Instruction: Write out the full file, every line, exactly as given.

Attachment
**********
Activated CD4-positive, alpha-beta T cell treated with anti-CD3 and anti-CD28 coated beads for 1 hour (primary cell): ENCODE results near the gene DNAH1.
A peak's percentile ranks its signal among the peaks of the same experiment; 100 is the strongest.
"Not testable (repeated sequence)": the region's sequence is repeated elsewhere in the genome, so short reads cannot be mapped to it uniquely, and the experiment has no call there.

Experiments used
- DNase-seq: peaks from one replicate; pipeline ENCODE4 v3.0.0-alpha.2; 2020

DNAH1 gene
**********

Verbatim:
Activated CD4-positive, alpha-beta T cell treated with anti-CD3 and anti-CD28 coated beads for 1 hour (primary cell): ENCODE results near the gene DNAH1.
A peak's percentile ranks its signal among the peaks of the same experiment; 100 is the strongest.
"Not testable (repeated sequence)": the region's sequence is repeated elsewhere in the genome, so short reads cannot be mapped to it uniquely, and the experiment has no call there.

Experiments used
- DNase-seq: peaks from one replicate; pipeline ENCODE4 v3.0.0-alpha.2; 2020

DNAH1 gene